Can you prove it? As mentioned above, always pitch a compelling case backed by as many tangible facts as possible. You rarely meet an investor that already has a ‘prepared mind’, meaning with a firm conviction around the challenge you are solving.
So, before reaching out to VCs, ask yourself these three questions. It is easy to fall in love with ideas that are good, but not great. Let’s also make sure we are honest with ourselves. Here more elements on what VCs are looking for at every stage.
I don't know.
When I first meet founders, I do not expect them to have all the answers to my questions. But I do want them to have clear answers to the 3 questions above. I just don’t accept an ‘I don’t know' as an answer. It tells me that the founders haven't thought enough about the ‘why’ behind their business. It is not a great start.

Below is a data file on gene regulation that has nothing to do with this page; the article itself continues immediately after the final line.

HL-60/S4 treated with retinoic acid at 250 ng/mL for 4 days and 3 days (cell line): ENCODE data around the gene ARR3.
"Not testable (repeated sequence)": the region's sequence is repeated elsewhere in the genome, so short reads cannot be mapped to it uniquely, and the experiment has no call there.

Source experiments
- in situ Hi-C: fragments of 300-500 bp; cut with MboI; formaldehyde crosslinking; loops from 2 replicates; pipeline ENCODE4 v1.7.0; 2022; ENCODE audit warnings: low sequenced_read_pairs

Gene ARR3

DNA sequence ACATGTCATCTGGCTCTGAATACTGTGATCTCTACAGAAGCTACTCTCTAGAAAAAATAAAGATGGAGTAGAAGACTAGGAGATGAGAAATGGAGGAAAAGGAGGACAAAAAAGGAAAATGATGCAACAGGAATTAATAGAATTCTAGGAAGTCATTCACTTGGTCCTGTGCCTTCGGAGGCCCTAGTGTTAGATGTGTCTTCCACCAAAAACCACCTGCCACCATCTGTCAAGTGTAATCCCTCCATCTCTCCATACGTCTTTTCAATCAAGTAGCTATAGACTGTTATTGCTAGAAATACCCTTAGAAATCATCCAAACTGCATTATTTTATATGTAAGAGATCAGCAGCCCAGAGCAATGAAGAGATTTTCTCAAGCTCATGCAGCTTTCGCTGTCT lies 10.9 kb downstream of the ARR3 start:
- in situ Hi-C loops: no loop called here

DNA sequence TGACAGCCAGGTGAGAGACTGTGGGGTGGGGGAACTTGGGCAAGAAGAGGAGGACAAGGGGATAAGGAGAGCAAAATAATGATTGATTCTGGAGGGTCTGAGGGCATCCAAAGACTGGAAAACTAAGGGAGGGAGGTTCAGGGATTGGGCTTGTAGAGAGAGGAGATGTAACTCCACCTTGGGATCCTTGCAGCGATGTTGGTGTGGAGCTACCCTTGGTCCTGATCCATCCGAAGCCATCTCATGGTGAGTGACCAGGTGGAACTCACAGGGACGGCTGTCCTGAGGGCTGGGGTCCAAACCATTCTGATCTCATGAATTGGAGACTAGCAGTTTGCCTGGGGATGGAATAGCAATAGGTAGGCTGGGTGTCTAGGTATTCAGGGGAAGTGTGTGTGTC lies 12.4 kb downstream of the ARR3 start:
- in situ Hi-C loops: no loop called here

I also believe founders must be knowledgeable about all the details and aspects of their internal operations. They should have those answers on the tip of their tongues. That includes things like a product roadmap, monthly burn, cash balance, headcount, etc. For more, check out this overview of the 5 things that make for a compelling VC case – the ‘package’.
Whatever you do, do not lie. 99% of people are bad liars, and VCs can sniff it when you bullshit them. When you talk to so many entrepreneurs every week, you develop a kind of lie detector, a sixth sense. It so much better not knowing than lying. You can always go back to someone, except when you lied to them. The hardest thing in life is to gain someone’s trust – if it is lost, it is nearly impossible to gain it back.